For the past 16 months, millions of employees have been working remotely. With the stock market at all-time highs, and economic activity, including employment gains, GDP growth, and virtually every other metric one could think of, improving at a rapid pace, there can be no argument that these employees are not every bit as productive, if not more so, than they were when they were required to work in an office setting.
Scores of companies, and especially larger firms, are gearing up to force their employees to go back to the office. Many are claiming that the vast majority of their employees want to go back. This position is not supported by the many surveys that these very companies have taken of their employees, or by the many independent surveys of workers that have been undertaken. The consensus from the data, in general, shows that about one-third of workers would like to work remotely full time, about one-third would prefer a hybrid schedule, and about one-third prefer to work in the office full time.
Despite this data, again, many companies are claiming that the overwhelming majority of their employees want to go back to the office full time. While the specific desires of employees may vary somewhat by company, it is safe to say that their are literally millions of employees across the U.S. that would prefer to work remotely.
It is difficult to understand the reasoning of companies that intend to force employees to go back to the office. Almost every company, large or small, has some type of diversity and inclusion policy. Within the survey data, groups targeted by these policies, namely minorities and LGBTQ+, overwhelming favor remote work because they believe that working remotely reduces the likelihood that they will experience discrimination, but rather will be judged solely by the quality of their work.
Beyond diversity and inclusion, if we just focus on the almighty dollar, there are compelling reasons that any company should want to allow remote work. Most companies have a substantial portion of their cost structures tied-up in real estate. Lease expense, electricity, parking, cleaning, staffing, management, HR issues, insurance, and more. All of these expenses could be reduced substantially, or completely eliminated through remote work.
Most companies also have a policy addressing their carbon footprint and climate change. If a company truly wants to make a positive impact on the environment, there are few more effective ways they could accomplish this, then by allowing employees to work from home, rather than driving to and from work every day, burning gasoline sitting in traffic, polluting the atmosphere. Dry cleaning is another serious contributor to environmental damage that could be avoided. The reduction in electricity used at offices, the cleaning products used, people driving to lunch every day…. all of these could be reduced or eliminated with remote work.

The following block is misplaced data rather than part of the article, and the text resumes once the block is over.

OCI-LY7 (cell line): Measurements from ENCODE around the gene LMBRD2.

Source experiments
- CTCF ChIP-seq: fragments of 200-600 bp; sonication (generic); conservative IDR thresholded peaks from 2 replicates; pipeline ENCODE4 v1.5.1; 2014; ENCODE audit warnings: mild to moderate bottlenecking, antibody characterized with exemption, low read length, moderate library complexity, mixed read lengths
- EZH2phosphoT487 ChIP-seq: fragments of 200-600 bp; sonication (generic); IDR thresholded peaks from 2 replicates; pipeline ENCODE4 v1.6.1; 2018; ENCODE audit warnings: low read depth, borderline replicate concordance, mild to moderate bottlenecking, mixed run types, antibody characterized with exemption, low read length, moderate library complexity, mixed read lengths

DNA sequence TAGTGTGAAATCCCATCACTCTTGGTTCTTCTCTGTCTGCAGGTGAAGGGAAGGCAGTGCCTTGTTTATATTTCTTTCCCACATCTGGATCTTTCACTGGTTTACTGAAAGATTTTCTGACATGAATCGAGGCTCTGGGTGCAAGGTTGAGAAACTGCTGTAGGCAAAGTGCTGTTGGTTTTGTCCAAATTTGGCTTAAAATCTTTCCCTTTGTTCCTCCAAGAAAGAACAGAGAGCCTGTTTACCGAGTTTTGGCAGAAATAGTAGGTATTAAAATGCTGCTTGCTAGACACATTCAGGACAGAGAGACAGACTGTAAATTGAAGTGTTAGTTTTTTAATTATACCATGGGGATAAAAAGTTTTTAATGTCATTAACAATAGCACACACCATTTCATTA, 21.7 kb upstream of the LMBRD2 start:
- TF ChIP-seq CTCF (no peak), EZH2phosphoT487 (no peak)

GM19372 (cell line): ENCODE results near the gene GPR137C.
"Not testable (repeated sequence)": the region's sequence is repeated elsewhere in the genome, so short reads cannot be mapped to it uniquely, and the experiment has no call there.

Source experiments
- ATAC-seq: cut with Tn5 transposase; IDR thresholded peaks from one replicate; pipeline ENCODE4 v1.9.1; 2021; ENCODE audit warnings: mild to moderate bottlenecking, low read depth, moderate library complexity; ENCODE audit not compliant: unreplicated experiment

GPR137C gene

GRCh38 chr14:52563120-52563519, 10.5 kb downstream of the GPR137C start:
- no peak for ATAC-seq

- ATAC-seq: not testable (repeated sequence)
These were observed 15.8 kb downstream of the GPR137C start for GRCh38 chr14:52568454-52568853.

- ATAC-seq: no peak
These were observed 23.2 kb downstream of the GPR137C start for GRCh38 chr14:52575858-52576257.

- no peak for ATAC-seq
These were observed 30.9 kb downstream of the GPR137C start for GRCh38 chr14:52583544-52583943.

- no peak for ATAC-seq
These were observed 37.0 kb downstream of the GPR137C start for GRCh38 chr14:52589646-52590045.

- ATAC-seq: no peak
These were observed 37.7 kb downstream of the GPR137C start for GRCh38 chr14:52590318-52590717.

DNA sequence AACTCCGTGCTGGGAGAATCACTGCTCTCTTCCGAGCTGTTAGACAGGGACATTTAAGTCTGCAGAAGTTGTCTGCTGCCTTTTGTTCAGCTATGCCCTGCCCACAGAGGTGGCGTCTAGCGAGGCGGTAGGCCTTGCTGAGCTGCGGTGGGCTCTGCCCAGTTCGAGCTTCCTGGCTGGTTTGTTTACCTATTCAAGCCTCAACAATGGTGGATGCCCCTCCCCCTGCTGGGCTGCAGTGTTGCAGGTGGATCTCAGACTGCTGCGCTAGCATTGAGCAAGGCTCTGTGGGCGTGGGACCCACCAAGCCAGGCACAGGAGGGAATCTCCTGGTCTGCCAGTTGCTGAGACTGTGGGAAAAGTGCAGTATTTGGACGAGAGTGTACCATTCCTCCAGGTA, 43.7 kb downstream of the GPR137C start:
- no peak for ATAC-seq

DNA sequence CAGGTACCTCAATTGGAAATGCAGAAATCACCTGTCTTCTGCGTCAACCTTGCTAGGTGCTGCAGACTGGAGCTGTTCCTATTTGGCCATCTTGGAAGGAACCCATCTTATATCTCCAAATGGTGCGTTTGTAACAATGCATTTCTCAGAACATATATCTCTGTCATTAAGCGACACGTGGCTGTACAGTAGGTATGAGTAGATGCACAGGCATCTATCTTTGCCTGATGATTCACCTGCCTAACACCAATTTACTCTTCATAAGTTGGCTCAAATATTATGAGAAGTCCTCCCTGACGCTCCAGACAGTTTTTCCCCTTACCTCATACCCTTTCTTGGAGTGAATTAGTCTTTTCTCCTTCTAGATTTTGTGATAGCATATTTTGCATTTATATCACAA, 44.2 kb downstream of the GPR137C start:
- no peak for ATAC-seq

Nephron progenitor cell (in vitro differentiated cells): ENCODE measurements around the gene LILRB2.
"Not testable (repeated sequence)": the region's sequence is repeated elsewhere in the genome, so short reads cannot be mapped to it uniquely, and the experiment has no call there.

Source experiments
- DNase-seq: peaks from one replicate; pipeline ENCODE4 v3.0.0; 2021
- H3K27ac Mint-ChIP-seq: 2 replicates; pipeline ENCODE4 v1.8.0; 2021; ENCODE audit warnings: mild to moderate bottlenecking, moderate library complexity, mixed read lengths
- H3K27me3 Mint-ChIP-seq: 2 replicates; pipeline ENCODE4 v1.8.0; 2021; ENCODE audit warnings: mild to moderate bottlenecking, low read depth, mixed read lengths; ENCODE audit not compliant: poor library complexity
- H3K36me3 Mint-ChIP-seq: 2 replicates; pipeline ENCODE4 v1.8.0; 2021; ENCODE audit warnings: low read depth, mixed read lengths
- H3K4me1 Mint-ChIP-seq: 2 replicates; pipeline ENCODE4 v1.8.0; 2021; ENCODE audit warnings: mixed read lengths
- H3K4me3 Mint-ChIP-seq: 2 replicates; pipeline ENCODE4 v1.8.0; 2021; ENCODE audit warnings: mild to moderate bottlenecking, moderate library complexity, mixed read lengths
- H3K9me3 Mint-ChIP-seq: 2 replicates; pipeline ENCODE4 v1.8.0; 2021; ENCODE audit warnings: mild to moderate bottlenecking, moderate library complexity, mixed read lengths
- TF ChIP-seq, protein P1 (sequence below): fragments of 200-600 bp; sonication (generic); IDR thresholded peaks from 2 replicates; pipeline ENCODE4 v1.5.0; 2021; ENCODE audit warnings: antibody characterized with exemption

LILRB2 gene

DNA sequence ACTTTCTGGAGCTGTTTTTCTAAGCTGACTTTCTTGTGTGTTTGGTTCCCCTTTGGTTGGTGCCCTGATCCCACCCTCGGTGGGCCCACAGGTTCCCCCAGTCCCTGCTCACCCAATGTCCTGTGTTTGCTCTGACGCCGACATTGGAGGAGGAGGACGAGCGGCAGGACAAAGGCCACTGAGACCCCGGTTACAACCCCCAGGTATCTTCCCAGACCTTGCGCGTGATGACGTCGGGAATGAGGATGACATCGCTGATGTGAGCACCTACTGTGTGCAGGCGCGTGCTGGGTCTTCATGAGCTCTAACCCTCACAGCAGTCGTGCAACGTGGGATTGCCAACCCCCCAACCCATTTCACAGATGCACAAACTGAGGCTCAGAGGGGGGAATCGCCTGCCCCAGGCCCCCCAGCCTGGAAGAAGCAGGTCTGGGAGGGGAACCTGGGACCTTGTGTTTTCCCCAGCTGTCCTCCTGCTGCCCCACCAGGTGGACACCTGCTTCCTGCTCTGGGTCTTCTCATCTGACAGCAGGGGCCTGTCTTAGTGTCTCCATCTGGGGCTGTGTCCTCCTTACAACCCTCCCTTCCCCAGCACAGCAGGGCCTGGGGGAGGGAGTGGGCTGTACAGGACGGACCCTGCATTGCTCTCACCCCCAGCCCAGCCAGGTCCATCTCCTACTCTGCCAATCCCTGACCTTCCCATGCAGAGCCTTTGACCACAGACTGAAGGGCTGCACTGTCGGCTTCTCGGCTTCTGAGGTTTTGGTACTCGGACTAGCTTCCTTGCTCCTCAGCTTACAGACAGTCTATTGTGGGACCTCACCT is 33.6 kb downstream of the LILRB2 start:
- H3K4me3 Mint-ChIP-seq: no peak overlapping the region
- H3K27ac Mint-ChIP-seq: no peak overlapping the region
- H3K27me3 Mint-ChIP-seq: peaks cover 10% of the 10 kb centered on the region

Reducing our dependence on foreign oil is another huge benefit of remote work. We spend hundreds of billions of dollars every year, sending money to oil producing countries. Military expenditures are in the hundred of billions, even if we are not involved in a war. Wars are obviously even more expensive, not only in dollar terms, but in human lives. The U.S. could easily become self-sufficient with regard to energy if workers were not forced to drive to work every day.
These same companies also claim they care about their employees. There is no better way to improve the quality of life of an employee, than to provide them with more flexibility as to their work schedule. More time with family, more personal time to pursue hobbies, freedom to live wherever they like, the reduction of expenses for cars, gasoline, dry cleaning, housing, and the like so that employees have more money… the list goes on.
There can be no doubt that remote work provides substantial benefits, to companies, workers, society as a whole, and to the environment. Regardless of whether or not companies agree to offer remote work options, remote work is here to stay. Employees, and especially younger workers, will demand these options. If they are not allowed to work remote at their current employer, they will quit and go to a competitor that will allow them to work remotely. Over time, all companies will be forced to offer remote work options, whether they want to or not. Those companies that embrace remote work earlier will have a strong competitive advantage, as they will be able to attract the most talented workers who desire remote work options. Those companies that resist remote work will find themselves at a distinct disadvantage, as they will lose highly talented workers to their competitors who offer remote work options. Publicly-traded companies will see their financial performance suffer, and ultimately will see their stock prices underperform. Executive managers, and especially CEOs who refuse to embrace remote work will find themselves facing early retirement, as boards of directors replace them with younger CEOs who understand the benefits of remote work.